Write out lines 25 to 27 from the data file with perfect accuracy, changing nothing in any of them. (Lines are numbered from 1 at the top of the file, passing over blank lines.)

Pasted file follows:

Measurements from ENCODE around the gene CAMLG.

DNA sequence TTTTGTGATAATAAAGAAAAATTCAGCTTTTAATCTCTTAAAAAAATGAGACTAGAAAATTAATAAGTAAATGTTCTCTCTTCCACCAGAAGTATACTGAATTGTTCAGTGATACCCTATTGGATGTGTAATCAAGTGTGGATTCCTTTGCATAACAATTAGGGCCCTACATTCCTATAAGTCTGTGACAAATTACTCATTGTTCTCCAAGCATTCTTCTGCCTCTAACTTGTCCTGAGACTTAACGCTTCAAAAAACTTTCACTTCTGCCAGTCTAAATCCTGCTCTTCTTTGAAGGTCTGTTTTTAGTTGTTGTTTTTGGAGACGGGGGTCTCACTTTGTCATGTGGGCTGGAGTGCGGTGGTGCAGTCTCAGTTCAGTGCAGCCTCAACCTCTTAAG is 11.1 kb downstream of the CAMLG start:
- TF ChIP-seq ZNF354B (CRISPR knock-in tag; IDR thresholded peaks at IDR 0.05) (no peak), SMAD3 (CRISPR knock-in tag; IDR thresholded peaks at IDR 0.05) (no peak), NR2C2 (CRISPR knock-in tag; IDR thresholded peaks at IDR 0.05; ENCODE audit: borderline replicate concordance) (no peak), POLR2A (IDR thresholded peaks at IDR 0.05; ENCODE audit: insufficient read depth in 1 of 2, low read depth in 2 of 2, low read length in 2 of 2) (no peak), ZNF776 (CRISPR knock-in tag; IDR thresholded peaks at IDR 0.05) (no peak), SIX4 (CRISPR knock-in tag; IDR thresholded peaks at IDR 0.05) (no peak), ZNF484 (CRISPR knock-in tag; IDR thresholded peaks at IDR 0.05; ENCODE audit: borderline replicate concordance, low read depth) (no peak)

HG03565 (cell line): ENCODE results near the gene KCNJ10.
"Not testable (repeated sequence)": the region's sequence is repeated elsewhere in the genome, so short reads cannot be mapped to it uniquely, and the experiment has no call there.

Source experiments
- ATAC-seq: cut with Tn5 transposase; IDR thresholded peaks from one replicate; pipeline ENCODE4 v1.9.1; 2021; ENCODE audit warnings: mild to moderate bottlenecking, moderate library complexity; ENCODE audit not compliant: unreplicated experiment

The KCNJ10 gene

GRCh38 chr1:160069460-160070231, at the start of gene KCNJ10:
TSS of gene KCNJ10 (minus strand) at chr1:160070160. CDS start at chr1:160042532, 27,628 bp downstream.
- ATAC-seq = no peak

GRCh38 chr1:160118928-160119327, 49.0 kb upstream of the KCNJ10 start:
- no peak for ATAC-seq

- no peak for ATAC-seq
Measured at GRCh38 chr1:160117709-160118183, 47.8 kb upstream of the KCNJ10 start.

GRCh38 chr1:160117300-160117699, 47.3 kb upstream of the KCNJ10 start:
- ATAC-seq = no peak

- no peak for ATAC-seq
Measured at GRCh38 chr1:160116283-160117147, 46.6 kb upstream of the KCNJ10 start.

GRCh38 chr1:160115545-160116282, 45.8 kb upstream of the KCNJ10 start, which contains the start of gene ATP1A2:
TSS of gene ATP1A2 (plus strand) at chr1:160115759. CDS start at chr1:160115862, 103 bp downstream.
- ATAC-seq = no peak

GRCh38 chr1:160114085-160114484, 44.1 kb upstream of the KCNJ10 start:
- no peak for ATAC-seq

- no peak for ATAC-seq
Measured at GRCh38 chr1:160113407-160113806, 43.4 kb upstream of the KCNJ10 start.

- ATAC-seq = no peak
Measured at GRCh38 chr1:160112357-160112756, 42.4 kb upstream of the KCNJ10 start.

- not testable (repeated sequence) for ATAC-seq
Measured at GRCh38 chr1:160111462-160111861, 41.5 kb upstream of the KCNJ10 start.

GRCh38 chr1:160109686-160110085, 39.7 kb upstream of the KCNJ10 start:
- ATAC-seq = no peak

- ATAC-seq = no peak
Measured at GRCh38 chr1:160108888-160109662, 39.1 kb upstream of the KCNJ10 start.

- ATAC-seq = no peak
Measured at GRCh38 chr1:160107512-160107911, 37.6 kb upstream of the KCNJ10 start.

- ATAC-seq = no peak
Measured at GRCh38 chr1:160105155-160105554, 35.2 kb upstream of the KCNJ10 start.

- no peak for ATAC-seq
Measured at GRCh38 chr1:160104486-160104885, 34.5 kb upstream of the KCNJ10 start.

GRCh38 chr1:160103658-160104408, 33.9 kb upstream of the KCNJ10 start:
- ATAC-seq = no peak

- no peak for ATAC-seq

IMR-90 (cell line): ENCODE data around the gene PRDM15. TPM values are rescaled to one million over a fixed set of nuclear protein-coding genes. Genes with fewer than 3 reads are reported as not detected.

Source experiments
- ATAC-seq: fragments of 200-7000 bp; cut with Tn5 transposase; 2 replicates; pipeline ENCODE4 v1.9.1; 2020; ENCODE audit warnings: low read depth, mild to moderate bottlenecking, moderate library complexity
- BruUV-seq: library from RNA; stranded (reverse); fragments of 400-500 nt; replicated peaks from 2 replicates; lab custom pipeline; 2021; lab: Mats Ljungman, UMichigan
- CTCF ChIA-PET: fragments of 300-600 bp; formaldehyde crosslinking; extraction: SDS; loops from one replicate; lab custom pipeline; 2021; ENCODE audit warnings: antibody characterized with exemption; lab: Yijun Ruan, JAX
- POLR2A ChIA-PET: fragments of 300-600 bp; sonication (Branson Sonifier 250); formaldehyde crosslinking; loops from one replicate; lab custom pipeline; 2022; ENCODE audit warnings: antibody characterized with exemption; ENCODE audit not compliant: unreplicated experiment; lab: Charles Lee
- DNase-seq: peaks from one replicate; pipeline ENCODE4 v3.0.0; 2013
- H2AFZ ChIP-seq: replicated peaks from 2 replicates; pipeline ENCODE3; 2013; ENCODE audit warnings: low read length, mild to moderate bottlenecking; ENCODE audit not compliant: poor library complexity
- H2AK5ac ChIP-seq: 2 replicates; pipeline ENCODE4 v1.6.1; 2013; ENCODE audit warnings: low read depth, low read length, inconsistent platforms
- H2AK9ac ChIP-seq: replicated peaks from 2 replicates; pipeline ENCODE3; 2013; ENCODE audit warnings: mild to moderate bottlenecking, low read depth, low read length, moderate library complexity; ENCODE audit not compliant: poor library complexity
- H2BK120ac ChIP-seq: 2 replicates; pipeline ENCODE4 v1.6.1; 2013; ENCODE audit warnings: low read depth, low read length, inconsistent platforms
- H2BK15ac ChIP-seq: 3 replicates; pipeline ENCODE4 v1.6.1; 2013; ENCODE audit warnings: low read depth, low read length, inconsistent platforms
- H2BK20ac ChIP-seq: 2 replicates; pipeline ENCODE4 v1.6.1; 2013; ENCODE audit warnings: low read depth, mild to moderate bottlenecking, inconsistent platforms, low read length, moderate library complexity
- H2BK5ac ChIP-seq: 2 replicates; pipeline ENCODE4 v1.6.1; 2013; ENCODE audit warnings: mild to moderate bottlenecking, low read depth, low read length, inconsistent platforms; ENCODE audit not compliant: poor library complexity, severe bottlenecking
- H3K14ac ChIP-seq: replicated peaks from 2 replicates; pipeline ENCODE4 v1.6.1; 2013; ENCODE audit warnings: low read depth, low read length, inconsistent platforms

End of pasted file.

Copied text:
- no peak for ATAC-seq
Measured at GRCh38 chr1:160113407-160113806, 43.4 kb upstream of the KCNJ10 start.

- ATAC-seq = no peak